• NCI CPTC Antibody Characterization Program. NCI CPTC Antibody Characterization Program .
  • [Email] Email this result item
    Email the results to the following email address:   [X] Close
  • (PMID = 11911944.001).
  • [ISSN] 0303-7207
  • [Journal-full-title] Molecular and cellular endocrinology
  • [ISO-abbreviation] Mol. Cell. Endocrinol.
  • [Language] eng
  • [Grant] United States / NCI NIH HHS / CA / CA-77911; United States / NCI NIH HHS / CA / CA79110-01
  • [Publication-type] Journal Article; Research Support, U.S. Gov't, P.H.S.
  • [Publication-country] Ireland
  • [Chemical-registry-number] 0 / 3' Untranslated Regions; 0 / Cross-Linking Reagents; 0 / DNA Primers; 0 / Enzyme Inhibitors; 0 / PTHLH protein, human; 0 / Parathyroid Hormone-Related Protein; 0 / Proteins; 0 / RNA, Messenger; 0 / Transforming Growth Factor beta; 53-85-0 / Dichlororibofuranosylbenzimidazole
  •  go-up   go-down


59. Wei W, Guo RP, Li JQ, Xu L, Shi M, Zhang YQ: [Effects of cetuximab combined erlotinib on proliferation of human hepatocellular carcinoma cell lines HepG2 and Bel-7402]. Ai Zheng; 2008 Apr;27(4):386-92
PDF icon [Fulltext service] Get downloadable fulltext PDFs of articles closely matching to this article, as many as you want.

  • [Source] The source of this record is MEDLINE®, a database of the U.S. National Library of Medicine.
  • [Title] [Effects of cetuximab combined erlotinib on proliferation of human hepatocellular carcinoma cell lines HepG2 and Bel-7402].
  • BACKGROUND & OBJECTIVE: Several researches have reported that epidermal growth factor receptor (EGFR) is expressed frequently in hepatocellular carcinoma (HCC) and paratumor tissues, most likely to contribute to the biological characteristics of HCC, including invasion, metastasis, and resistance to chemotherapy and radiotherapy.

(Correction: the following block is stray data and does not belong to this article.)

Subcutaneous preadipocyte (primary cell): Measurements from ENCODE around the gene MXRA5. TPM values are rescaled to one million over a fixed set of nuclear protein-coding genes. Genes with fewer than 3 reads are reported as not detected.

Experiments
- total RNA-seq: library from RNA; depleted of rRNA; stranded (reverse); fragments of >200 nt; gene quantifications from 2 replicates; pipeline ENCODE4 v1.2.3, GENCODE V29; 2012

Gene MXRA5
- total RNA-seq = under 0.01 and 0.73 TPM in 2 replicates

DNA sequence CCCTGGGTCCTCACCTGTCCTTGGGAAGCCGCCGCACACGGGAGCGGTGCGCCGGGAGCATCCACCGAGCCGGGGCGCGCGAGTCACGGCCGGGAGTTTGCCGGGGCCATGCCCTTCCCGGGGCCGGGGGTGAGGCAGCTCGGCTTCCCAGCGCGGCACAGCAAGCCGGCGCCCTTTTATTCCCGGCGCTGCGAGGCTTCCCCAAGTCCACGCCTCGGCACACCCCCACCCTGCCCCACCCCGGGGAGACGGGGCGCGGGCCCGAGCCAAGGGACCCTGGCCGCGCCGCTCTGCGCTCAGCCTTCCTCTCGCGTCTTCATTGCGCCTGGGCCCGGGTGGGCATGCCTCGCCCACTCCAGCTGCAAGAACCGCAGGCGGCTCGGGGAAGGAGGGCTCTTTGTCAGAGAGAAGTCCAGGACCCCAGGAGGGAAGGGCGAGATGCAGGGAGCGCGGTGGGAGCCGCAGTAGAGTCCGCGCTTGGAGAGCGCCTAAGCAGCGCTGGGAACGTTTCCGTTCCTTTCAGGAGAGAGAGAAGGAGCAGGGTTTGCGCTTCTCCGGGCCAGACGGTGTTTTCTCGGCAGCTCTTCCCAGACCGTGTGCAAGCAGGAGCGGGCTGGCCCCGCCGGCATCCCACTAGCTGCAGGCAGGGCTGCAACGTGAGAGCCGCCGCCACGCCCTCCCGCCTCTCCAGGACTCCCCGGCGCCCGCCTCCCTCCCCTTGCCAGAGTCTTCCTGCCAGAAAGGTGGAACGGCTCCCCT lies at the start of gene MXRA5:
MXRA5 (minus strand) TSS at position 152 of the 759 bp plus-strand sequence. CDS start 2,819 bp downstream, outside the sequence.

• The inhibitory effects of the drugs on cell proliferation at different time points were observed; the combination index (CI) of these two agents was calculated.
  • The expression of key enzymes in EGFR signaling transduction pathway in HepG2 and Bel-7402 cells after different treatments was detected by Western blot.
  • RESULTS: The single agent of cetuximab and erlotinib inhibited the proliferation of HCC cells in a time-and dose-dependent manner; after 72-hour treatment, the proliferation inhibition rates of HepG2 cells were (43.1+/-1.9)% and (83.4+/-1.3)%, and those of Bel-7402 cells were (35.1+/-2.6)% and (73.9+/-1.2)%.
  • The CIs of different concentrations of these two agents at different time points were all less than 1, suggested that they have obvious synergistic activity.
  • The combined EGFR-targeting therapy on HCC xenografts in vivo and on HCC patients is worth of further exploration.